Crutch Words – Walk – part 1


It’s been a while, but I’ve been super busy, I assure you! I’m setting up another website, this time for my book cover design business (or hopefully, soon-to-be business) and I’ve been spending a lot of time creating book covers (you can check it out here, if you like, but please bear in mind that it’s still under construction). Between family, writing my novels, designing book covers, learning about important legal stuff for both of them, and managing life, there’s hardly any time left for blogging. Still, I haven’t abandoned it completely. It’s just that I can only do it whenever I get some free time and if I have enough energy left (which is not as easy to find as you may think).

So, here’s a new list of synonyms that will hopefully help new and seasoned writers alike. This time, the word I focused on is WALK. Needless to say that you shouldn’t swap all instances of walk with these synonyms. Each word has a deeper meaning and can convey your message correctly only if used properly.

So here’s the list:

One step at a time

It’s been a little while, right? I apologise for that. 2018 was a year full of ups and downs, with things happening at an alarmingly fast pace. So much so that at times it was hard for me to keep up. Those of you who know me in person, know that I like things to happen slowly over time. But such is life; it rarely does our bidding. Which is probably why I write fiction, I guess. Anything can happen there.

Though I’m not a big fan of new year resolutions (in other words, I don’t like them at all), this year I decided to stick to at least one that I feel is extremely important to me: reduce my stress levels considerably and, in doing so, enjoy writing once again. Between publishing my début novel, The Darkening, dealing with family-related health issues, trying to learn new skills (anyone willing to teach a Photoshop newbie like me some things in record time?), and other things that life often throws our way, I neglected a lot of things that I shouldn’t have, but most importantly, I drifted away from much of social life.

So what are this year’s plans? First of all, acquire the necessary funds to publish book 1 of my upcoming cyberpunk trilogy, then publish said book. I have decided to worry about funding books 2 and 3 after book 1 has gone live. The reason for that is in part that I have not yet written books 2 and 3. Chances are that all three books will be funded, in part or full, through crowdfunding, assuming the campaigns are successful.

As for other plans… drum roll please…

I have started drafting book 2. I believe I have a solid story, as well as strong and interesting set of characters.

After that, I’ll start outlining book 3… for the sixth time (!!), since nothing seems to be good enough. Again, I’ll worry about that in due time.

Learning new things

*Disclaimer: I’m in the mood for gifs today, so you’ll get a few of them with this post*

Being self published doesn’t always mean you have to do everything on your own, but sometimes circumstances force you to do so.

As I mentioned earlier, my debut post apocalyptic horror novel, The Darkening, will be launched near the end of the year, probably around late October or early November. For that, I have hired an editor (all edits are now done) and am waiting to hear back from my designer. Unfortunately, his busy schedule doesn’t allow him to start working on my project before July. So after I dealt with these two very important parts of the production of a book, I thought that would be it. I’d upload the manuscript on each platform, and all I’d have to do between then and the launch date would be to promote it.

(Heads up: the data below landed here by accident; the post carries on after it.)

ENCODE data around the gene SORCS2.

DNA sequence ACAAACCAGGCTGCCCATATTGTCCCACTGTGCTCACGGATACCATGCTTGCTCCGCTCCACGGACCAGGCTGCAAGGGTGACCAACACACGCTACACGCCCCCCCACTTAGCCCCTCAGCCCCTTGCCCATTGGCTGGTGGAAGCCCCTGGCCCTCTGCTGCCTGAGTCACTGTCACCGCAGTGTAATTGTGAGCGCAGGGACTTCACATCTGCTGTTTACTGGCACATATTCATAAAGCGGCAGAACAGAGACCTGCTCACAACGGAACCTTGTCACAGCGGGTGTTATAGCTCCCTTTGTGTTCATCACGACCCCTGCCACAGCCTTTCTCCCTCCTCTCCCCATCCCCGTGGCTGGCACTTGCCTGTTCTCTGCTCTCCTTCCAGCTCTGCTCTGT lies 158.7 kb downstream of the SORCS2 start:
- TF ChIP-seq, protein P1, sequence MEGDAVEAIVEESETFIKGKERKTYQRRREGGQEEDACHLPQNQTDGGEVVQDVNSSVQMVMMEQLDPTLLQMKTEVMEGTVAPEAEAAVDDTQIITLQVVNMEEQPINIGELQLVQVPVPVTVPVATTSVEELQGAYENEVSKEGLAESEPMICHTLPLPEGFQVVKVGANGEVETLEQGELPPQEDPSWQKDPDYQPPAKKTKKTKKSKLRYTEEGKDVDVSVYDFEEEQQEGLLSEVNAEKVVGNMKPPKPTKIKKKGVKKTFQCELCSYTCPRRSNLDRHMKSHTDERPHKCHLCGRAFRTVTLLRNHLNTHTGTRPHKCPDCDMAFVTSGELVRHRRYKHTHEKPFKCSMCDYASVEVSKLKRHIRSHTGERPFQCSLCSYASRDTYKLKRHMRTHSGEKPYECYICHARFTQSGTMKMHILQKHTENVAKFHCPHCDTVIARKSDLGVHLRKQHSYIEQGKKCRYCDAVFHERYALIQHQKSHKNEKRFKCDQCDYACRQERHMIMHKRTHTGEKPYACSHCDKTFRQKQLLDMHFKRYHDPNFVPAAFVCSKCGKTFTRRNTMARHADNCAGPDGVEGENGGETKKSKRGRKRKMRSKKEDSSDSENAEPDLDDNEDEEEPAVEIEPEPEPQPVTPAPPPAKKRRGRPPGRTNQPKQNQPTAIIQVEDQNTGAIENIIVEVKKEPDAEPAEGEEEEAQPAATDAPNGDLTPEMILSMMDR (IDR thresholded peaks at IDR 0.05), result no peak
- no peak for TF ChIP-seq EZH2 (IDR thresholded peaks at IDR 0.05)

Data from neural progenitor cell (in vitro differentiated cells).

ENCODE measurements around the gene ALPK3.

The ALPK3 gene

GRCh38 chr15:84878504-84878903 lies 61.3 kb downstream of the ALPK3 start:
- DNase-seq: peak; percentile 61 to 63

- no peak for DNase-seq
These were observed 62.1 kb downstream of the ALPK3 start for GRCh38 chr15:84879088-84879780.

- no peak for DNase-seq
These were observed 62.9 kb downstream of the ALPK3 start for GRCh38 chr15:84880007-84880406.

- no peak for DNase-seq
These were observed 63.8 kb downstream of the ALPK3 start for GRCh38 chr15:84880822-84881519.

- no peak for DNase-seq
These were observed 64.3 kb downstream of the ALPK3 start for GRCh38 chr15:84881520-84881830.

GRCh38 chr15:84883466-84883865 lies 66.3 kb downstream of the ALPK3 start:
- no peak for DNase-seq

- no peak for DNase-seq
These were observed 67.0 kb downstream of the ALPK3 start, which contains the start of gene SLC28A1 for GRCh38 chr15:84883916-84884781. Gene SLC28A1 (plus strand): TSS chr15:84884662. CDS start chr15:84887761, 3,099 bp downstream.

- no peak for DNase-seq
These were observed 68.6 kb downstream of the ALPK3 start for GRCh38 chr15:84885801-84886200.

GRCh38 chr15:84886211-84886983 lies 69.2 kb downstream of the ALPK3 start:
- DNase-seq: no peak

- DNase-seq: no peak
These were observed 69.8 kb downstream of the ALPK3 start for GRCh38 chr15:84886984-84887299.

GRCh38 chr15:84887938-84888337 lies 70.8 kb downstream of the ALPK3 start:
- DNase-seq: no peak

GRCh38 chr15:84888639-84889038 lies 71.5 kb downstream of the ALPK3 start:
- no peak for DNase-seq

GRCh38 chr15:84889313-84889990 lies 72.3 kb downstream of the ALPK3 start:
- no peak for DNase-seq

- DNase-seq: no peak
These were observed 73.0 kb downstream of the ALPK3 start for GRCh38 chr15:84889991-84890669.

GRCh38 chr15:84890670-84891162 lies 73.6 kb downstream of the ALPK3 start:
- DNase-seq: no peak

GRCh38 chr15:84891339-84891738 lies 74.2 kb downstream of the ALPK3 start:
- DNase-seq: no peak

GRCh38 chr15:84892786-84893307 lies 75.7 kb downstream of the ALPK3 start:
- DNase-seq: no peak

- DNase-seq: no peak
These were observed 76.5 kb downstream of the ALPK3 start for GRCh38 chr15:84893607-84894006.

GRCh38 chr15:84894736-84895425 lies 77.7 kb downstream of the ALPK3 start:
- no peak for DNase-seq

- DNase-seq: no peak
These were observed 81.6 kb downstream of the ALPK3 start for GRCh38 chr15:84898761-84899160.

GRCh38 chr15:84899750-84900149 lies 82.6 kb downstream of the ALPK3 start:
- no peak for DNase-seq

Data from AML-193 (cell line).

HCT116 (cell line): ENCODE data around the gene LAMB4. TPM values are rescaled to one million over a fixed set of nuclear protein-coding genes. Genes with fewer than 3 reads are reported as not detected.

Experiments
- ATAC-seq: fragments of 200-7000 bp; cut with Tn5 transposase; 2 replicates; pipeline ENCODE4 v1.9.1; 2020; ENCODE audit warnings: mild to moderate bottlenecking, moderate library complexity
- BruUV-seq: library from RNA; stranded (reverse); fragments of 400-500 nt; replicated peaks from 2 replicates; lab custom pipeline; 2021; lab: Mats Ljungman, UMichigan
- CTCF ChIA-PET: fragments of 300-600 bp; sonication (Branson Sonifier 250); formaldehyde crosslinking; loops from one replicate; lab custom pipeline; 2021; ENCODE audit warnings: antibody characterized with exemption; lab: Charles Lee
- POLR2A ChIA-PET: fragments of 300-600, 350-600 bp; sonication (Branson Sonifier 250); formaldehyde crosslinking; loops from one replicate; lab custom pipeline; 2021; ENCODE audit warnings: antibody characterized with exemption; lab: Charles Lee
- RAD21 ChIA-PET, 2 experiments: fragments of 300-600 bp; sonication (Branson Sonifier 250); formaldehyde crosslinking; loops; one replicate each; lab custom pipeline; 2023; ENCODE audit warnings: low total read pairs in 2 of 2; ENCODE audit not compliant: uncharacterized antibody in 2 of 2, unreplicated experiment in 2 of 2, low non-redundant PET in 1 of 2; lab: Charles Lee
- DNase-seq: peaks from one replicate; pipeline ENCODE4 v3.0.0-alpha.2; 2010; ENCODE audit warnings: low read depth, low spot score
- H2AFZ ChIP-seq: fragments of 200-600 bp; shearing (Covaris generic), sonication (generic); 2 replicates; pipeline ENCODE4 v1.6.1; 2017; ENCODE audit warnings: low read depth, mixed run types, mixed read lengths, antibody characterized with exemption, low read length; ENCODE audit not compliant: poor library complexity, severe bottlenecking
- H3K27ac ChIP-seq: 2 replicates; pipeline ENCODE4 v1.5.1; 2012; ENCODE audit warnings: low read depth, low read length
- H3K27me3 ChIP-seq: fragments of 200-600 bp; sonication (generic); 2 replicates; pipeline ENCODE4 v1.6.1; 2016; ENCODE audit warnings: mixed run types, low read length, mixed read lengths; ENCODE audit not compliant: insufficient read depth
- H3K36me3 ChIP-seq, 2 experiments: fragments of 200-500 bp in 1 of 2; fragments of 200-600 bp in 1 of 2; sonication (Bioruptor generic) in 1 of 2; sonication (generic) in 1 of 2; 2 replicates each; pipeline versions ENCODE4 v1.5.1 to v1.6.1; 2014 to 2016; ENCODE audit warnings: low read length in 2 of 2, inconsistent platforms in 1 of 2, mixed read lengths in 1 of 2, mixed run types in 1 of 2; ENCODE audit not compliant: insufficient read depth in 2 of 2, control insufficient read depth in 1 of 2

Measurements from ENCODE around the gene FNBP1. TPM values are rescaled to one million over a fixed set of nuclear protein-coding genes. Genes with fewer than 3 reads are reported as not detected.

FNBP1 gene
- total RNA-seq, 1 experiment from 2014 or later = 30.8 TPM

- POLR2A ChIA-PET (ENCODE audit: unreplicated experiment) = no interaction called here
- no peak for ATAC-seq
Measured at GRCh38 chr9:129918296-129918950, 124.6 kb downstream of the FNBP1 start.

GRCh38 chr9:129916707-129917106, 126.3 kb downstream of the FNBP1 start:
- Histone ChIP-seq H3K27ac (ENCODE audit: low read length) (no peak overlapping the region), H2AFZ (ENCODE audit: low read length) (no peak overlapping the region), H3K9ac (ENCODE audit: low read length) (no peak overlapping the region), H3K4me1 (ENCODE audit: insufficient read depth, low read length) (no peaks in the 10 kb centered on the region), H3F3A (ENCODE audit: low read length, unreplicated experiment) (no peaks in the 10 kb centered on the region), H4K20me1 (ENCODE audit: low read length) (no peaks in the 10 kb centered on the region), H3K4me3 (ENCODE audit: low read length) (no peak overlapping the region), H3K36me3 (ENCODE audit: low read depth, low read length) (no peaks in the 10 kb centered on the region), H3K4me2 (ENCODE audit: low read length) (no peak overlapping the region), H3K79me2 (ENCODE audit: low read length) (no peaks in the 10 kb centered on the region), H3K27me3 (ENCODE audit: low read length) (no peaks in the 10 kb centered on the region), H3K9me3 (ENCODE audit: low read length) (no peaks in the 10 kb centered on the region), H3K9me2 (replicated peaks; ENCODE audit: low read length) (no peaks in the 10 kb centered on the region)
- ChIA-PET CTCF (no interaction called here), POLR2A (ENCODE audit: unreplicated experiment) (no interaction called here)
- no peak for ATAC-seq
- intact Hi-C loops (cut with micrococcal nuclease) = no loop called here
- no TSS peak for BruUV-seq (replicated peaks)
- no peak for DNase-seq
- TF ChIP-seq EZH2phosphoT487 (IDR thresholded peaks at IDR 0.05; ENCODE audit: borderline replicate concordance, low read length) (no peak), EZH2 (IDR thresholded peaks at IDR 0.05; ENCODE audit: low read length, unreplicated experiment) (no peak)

Ermm, how about no?

It turned out that I had forgotten another important bit: internal formatting.

What in the name of dark hell was that?!

I had spent virtually all my (meagre) budget on the editor and I would spend the remaining on the designer. In fact, after reviewing my budget, I realised I had nothing left for promotion!

So the first thought was: is internal formatting something I can skip?

Apparently no. Well, I could, but that would interfere with the quality of the product I wanted to produce.

Now, I know that Amazon has created a Word plugin that creates a basic template for all the available printing options they provide, including trim size. But the problem for me was that this plugin only works on newer versions of Word, you know, the ones with the ugly ribbon menu thing its creators decided to introduce?

Yeah, how about no?

Like many other writers out there, I refuse to work on something with a UI (user interface) that is non-configurable based on my needs. If you think that I’m the only weirdo around the writing realms, think again!

You tell ’em, George!

So since the Word version I work with (2003, if you’re wondering) could not use that plugin and I could not outsource the task, I had to figure out how to format my book on my own. And I did. Partly… Sort of… Kind of…

Enter InDesign. Luckily a friend lent me an older version of the program to test and try out just for this project. And surprisingly enough, if one who knows nothing about internal formatting or InDesign wishes to use it to create simple interior book designs, then it won’t take more than a couple of days to learn it. Thank Youtube for that!

So I managed to create a decent printable copy of my manuscript, and I now have a fraction of a basic understanding of how to use the program. It’s definitely in my to-buy list, even though I know I will only be using a tiny fraction of its capabilities.

Now if I could only figure out a way to make it create a decent epub version without messing everything up, I’d be one step closer to world domination!